Perhaps the most famous lesion of all in the world of neurology affected the brain of a man called Phineas Gage. Born in Grafton County, New Hampshire, Gage began working with explosives in his youth, perhaps on farms or nearby quarries. His introduction to blasting powder turned out to be very unfortunate for him, but very fortunate for modern neurology. At around 4.30 p.m. on 13 September 1848, near Cavendish, Vermont, while managing a work gang blasting rock to build a local railroad, the 25-year-old Gage was tamping explosive into a hole with a tamping iron, a long metal pole designed to pack explosive tightly. As he pushed it down, it must have sparked against the rock, igniting the explosive in the hole. The tamping iron flew out of the hole like a spear, whereupon it impaled Gage, entering the left side of his face, passing behind his left eye and smashing through the front of his brain and the top of his skull. The javelin-like rod landed some distance away, ‘smeared in blood and brain’. Extraordinarily, after a brief convulsion, he sat up and was taken to the local doctor in an oxcart. According to this doctor’s gruesome account,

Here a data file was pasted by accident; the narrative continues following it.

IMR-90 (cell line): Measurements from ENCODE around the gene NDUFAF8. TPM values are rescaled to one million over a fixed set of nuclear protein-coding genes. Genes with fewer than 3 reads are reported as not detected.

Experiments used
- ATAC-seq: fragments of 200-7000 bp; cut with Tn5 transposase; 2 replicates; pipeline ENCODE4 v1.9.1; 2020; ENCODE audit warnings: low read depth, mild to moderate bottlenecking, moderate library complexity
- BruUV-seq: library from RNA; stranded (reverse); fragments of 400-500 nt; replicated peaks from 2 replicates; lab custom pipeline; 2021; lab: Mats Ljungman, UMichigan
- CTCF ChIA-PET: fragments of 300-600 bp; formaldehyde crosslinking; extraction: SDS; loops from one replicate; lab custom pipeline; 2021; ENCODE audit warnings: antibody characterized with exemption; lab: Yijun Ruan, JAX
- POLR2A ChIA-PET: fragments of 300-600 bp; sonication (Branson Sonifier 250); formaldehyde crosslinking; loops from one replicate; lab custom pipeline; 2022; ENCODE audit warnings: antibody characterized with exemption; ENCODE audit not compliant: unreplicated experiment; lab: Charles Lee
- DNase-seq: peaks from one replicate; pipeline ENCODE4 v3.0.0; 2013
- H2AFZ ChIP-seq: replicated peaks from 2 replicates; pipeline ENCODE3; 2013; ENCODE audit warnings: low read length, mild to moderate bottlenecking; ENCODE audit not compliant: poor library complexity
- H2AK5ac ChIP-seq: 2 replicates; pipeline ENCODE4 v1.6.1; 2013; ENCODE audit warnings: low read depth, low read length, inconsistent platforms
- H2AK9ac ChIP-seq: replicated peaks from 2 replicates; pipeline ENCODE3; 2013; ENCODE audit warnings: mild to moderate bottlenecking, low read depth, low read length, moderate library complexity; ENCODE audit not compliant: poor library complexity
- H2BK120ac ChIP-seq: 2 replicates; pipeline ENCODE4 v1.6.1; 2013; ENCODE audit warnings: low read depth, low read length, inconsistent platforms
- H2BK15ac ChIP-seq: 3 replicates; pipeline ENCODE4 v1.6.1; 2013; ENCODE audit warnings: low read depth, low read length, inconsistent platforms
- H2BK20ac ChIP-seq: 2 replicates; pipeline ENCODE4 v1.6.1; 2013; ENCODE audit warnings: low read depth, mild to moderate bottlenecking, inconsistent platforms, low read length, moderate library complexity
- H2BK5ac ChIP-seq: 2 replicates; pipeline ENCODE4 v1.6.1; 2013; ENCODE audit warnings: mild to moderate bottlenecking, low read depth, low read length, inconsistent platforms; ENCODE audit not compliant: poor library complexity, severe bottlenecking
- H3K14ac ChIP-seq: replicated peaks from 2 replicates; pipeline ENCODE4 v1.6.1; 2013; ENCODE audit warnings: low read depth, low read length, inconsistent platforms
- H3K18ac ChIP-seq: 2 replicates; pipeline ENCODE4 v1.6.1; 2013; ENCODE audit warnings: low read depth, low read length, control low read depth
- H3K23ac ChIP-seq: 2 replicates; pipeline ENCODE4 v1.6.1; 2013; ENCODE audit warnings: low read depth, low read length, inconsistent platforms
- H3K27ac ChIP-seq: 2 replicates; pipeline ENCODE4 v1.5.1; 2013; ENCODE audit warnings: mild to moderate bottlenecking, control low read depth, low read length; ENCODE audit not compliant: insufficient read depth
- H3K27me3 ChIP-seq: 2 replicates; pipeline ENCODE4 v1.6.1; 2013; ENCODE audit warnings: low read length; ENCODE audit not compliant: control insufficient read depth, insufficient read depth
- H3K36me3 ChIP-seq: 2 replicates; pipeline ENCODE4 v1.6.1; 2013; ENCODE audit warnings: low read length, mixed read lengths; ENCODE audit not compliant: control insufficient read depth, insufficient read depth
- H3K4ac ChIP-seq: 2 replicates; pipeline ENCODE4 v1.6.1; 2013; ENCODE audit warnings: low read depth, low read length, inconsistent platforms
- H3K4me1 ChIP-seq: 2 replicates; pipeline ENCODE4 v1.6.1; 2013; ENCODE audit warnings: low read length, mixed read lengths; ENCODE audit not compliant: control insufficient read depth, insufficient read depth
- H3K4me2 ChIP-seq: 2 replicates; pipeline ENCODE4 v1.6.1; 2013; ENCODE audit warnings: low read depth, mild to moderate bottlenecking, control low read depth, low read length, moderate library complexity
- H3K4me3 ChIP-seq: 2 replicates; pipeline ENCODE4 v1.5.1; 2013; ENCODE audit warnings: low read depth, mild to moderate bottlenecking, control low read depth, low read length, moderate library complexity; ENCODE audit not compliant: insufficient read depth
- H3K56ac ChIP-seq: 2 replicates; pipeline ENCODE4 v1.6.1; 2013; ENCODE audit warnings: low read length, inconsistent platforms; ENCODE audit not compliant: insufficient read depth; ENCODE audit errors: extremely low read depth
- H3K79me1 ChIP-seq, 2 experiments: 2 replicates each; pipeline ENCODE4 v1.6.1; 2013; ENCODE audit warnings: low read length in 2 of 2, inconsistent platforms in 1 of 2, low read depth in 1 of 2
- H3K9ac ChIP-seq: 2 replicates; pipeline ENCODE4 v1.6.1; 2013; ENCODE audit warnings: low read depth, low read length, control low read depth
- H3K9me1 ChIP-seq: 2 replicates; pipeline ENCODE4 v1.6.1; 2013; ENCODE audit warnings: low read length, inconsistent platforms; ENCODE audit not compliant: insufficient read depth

I first noticed the wound upon the head before I alighted from my carriage, the pulsations of the brain being very distinct. The top of the head appeared somewhat like an inverted funnel, as if some wedge-shaped body had passed from below upward. Mr Gage, during the time I was examining this wound, was relating the manner in which he was injured to the bystanders. I did not believe Mr Gage’s statement at that time, but thought he was deceived. Mr Gage persisted in saying that the bar went through his head. Mr G. got up and vomited; the effort of vomiting pressed out about half a teacupful of the brain, which fell upon the floor.
Gage’s survival, especially in the mid-nineteenth century, was truly remarkable. But even more so was the change that occurred in him after the accident. After a long convalescence, complicated by delirium, infection and coma, he finally made it to his parents’ home some ten weeks later. It was not the same man who returned, however.
The details are scant, but prior to his accident he was described as hardworking, diligent and popular. His employers praised him as ‘the most efficient and capable foreman in their employ’. After that dreadful accident, though, Harlow, one of his physicians, wrote,